Now I can sound a little friendlier towards this rodent. Straight out of the box, and without reading any instructions, I plugged the mouse pad's USB connector into my notebook, put the mouse on it and pressed the little black button at the top of the pad that was clearly marked ‘Tune'. The mouse lit up in a rather striking red that set off its admittedly simple but slick design very nicely. (The usual screen message about a new USB device being recognised had appeared in the meantime, of course). I gave the mouse a few experimental twitches, shoves and shakes and, hey presto, it worked like a charm. Yes, it's still me – the cynic – writing this, but I have to admit I started to like this piece of kit very quickly.
The mouse itself is very light, and its movement over the pad surface is excellent, almost frictionless. You might even improve this by adding Teflon skates but personally I don't think it's necessary. Only a longer-term test would determine if the mouse pad would eventually wear and weaken its highly polished initial performance.
There is also something to be said of having freedom from a wire attached to the mouse itself, though the scope of movement is limited by the small size of the pad. I'm using the mouse in a notebook PC as I type this, and I do prefer it to my wireless notebook mouse. First, most notebook mice are tiny and not really designed for intensive use. Second, I forever have to retune the connection with the USB dongle. Oh, and third…yes…I do have to consider battery replacement.
An alternative is a little Kingston mouse that I have which has a USB connector and its wire sneakily concealed in a little flip-open compartment. No batteries, compact but not too small, and optical flexibility. Anyhow, that's the kind of competition that the A4-Tech mouse has to stack up against, and even though that competition is tough, I'd be perfectly happy to slap the battery-free mouse and its pad into my laptop case – even together they are very light. While pads are not really essential with optical mice, most people I know still prefer to use one, so in that context, this new combination starts to look even better.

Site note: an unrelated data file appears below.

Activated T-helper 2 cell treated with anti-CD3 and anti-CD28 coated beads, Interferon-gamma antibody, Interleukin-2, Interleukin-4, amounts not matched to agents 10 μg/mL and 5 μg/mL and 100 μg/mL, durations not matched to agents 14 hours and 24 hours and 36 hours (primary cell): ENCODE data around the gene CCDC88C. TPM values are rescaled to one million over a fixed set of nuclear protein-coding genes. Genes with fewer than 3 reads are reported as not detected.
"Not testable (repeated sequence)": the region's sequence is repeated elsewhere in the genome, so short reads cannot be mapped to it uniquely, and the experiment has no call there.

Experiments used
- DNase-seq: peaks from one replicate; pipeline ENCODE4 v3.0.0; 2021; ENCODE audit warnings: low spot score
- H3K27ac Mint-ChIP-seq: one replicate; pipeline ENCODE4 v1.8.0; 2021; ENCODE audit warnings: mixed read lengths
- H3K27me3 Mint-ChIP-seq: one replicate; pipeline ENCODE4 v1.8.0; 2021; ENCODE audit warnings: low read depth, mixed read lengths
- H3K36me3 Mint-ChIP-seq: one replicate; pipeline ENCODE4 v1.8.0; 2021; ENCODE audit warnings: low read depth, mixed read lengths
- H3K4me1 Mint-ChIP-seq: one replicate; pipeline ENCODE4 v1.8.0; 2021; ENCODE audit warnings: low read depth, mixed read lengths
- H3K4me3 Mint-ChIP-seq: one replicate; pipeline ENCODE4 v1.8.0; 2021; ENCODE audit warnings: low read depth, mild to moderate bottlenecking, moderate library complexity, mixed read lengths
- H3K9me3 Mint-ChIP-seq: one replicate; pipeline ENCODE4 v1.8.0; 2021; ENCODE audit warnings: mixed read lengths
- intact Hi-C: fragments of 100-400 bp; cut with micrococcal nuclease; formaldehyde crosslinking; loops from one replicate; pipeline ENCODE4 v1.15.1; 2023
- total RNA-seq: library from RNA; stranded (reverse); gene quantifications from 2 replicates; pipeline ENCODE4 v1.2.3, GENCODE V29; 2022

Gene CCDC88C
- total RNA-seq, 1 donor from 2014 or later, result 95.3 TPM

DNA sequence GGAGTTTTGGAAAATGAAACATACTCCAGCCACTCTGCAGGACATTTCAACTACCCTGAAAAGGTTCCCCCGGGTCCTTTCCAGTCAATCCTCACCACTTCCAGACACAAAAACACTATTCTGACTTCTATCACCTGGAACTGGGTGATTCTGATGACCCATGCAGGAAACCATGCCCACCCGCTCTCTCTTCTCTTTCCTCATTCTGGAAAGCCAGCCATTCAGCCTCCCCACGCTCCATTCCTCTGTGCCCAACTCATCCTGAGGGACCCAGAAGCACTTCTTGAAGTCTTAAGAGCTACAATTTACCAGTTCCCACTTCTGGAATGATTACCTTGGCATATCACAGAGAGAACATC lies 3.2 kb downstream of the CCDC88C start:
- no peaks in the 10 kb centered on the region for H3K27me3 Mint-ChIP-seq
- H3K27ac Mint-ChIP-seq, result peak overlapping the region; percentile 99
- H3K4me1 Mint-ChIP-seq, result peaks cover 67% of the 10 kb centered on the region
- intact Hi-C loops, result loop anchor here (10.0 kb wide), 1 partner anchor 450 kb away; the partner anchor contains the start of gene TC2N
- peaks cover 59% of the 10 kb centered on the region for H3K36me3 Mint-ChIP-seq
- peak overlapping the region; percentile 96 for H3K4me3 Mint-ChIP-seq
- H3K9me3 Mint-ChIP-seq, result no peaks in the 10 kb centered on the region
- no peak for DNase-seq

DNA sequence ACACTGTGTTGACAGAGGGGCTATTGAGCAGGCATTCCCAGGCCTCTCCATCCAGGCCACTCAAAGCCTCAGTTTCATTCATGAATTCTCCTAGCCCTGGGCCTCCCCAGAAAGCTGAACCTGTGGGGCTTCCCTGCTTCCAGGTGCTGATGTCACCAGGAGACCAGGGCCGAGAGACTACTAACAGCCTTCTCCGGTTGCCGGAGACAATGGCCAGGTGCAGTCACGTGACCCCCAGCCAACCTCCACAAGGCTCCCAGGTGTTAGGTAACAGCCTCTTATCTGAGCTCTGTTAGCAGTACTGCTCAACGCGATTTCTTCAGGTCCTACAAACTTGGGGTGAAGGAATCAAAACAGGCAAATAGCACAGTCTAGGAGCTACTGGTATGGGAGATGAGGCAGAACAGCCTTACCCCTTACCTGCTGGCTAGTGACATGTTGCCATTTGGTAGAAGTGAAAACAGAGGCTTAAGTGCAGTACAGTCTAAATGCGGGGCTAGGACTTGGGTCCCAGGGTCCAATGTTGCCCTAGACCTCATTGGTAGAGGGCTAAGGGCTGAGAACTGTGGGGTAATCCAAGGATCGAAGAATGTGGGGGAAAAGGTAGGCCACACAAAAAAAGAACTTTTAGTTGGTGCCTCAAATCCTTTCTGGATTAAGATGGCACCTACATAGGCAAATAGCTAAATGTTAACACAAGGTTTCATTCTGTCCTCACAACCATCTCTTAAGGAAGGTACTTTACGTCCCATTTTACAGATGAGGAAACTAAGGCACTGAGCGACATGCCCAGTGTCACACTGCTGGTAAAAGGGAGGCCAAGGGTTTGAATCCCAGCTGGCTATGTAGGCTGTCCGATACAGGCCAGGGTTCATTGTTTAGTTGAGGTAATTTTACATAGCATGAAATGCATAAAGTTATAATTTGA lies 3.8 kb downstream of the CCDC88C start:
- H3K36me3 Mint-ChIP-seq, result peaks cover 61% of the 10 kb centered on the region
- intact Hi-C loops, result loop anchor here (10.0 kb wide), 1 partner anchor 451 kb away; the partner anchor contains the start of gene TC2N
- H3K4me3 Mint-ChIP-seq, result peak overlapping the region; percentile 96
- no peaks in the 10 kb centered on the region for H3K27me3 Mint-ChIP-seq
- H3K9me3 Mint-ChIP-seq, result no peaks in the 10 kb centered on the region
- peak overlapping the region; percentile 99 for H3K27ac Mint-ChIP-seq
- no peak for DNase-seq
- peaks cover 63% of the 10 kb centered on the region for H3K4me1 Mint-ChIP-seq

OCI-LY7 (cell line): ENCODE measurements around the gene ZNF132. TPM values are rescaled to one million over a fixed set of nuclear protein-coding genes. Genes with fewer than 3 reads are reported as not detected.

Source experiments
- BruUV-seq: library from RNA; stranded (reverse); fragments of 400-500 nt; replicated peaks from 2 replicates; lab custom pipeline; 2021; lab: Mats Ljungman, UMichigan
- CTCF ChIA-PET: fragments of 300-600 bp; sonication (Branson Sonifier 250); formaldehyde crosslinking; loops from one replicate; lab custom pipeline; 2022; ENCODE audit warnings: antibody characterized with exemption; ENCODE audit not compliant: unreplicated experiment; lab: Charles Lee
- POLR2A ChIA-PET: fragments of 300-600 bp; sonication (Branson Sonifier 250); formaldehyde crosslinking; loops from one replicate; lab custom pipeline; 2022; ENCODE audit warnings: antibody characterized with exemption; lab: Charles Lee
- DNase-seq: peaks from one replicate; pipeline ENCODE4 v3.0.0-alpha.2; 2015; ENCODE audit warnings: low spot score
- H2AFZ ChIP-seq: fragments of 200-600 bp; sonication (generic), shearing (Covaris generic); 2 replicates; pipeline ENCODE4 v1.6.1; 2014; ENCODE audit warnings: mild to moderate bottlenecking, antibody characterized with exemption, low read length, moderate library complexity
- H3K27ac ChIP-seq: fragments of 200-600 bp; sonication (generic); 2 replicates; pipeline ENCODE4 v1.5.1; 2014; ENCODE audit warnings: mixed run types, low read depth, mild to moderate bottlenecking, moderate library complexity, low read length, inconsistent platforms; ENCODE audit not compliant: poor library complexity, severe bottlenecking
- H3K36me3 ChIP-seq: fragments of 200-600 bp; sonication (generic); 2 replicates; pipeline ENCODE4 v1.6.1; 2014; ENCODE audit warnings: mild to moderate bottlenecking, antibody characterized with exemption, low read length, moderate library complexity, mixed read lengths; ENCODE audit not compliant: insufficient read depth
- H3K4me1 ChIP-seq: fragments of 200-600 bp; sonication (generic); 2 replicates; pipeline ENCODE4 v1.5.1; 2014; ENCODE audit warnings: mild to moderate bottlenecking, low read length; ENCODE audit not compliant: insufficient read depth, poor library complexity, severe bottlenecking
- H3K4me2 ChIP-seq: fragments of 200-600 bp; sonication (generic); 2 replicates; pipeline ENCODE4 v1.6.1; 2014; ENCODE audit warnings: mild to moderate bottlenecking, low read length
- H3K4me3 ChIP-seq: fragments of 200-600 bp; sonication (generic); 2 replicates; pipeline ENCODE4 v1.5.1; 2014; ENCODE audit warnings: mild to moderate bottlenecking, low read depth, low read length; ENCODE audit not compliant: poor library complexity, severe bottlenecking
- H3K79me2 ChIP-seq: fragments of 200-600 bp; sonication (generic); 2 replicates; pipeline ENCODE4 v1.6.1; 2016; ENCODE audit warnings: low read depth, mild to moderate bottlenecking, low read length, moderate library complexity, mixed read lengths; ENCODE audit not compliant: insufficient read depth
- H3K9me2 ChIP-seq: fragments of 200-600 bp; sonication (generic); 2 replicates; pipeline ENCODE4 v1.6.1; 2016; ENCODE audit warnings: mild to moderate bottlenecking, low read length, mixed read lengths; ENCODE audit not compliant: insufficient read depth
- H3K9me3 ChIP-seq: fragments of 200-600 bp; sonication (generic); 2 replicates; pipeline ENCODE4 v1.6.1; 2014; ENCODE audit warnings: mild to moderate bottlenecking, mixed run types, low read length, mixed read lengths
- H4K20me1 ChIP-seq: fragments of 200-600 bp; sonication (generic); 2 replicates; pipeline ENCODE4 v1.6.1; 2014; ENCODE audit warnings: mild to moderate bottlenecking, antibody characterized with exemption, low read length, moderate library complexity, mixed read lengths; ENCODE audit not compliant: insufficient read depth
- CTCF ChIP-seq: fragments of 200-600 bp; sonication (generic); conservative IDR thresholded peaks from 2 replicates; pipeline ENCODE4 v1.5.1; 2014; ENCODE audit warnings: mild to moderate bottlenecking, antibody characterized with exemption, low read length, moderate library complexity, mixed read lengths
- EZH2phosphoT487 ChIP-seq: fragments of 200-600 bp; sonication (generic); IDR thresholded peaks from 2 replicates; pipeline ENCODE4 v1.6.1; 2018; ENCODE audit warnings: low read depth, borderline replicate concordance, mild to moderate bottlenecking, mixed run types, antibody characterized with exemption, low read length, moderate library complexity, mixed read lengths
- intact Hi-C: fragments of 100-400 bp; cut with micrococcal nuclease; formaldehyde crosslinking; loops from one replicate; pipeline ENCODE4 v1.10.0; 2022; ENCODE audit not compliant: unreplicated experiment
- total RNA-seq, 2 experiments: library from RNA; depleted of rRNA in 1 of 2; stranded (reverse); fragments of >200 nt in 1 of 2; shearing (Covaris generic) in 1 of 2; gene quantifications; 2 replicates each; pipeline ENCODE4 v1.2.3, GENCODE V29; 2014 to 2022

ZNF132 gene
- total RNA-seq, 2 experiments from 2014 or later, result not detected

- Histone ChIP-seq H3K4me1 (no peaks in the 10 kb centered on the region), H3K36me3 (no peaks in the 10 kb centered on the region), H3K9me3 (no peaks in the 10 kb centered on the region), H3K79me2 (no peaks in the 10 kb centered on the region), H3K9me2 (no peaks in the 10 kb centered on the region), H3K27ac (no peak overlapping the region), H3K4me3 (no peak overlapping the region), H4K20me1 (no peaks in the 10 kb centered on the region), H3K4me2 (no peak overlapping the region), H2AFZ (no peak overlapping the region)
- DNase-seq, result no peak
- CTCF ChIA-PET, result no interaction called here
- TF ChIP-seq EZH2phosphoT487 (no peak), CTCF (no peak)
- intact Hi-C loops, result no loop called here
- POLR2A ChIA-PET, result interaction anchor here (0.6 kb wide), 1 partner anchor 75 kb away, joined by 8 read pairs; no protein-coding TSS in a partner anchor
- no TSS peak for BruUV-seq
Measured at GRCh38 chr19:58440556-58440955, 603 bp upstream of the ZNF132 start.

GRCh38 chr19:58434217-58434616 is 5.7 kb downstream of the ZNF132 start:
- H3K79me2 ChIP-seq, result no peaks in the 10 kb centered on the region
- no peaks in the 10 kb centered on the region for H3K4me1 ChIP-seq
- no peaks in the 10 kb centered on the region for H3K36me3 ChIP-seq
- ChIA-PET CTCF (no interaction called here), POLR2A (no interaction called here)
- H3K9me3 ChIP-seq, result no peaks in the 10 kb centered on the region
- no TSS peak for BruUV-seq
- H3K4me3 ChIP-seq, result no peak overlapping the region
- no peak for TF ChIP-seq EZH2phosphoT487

Advent wireless / A4 Tech / Kingston USB
I couldn't find out what the mouse's optical resolution was, but it's clearly not intended as a gaming device. The size of the pad alone restricts its use in that area, and from even basic movement tests it was clearly not going to perform well in a major online fragfest. It may do fine for the casual gamer, though – someone who's not into shooters.
The mouse comes with a warning that it probably will not work well when the pad is placed directly on a metal surface (so anyone who's splashed out a couple of grand for one of those very expensive Lian-Li aluminium computer desks should steer clear of this mouse!). You can stick a book under the pad if you have to though to shield it from any metal surface. Also, you are told not to put the pad to close to your monitor, speakers or other electronic stuff you have lying around on your desk.
Whilst I remain cynical about the ‘wireless' claim, I do like this mouse/pad combo and it's certainly not massively overpriced at around £15 in the UK and $30-35 in the US. It's definitely worth a look for those using standard apps and basic games. A4-Tech is one of those companies that do seem to try and innovate and I for one think that should be applauded. With this mouse, they have a good product at a fair price and even though they sell it as a mouse, when it would be more accurately pitched as a mouse/pad combo, I don't think they're really out to trick people. It just means their marketing is innovative too.